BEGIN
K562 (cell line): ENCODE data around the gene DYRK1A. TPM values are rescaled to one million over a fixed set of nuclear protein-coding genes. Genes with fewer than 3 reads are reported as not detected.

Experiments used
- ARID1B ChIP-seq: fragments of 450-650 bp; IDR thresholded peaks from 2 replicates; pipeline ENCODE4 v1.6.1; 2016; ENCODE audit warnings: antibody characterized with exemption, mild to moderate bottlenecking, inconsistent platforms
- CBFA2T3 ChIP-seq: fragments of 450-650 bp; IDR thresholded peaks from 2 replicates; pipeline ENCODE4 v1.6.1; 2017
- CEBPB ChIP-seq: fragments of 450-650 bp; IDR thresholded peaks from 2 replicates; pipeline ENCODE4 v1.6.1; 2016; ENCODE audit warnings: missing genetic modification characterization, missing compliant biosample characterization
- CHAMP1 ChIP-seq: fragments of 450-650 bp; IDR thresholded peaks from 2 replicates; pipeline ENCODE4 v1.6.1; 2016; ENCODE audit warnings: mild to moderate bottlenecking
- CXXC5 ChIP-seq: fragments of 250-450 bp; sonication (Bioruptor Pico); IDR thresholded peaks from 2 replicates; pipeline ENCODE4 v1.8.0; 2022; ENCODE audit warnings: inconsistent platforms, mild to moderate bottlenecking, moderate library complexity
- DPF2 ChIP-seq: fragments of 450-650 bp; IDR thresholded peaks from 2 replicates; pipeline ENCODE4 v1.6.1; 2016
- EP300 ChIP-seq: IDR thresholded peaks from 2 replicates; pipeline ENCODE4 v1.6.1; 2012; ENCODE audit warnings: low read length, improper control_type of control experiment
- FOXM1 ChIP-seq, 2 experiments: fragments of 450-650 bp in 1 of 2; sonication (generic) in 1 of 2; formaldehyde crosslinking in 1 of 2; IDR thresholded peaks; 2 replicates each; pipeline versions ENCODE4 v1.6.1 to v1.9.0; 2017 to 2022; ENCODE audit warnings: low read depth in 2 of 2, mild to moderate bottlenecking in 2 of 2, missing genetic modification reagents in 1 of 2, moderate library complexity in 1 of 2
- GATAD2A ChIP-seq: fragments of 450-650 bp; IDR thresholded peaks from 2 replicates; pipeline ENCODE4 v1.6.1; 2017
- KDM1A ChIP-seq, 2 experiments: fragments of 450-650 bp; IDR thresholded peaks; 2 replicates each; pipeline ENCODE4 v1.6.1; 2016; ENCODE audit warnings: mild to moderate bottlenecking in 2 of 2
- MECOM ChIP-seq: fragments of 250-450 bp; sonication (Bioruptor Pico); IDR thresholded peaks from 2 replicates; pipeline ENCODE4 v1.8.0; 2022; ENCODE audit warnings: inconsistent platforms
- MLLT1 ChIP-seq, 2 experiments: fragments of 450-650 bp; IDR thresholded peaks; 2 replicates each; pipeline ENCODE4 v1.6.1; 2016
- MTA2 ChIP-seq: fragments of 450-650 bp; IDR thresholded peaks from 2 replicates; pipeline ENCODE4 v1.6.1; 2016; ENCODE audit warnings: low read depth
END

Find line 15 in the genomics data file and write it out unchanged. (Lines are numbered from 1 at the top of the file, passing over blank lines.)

- MTA2 ChIP-seq: fragments of 450-650 bp; IDR thresholded peaks from 2 replicates; pipeline ENCODE4 v1.6.1; 2016; ENCODE audit warnings: low read depth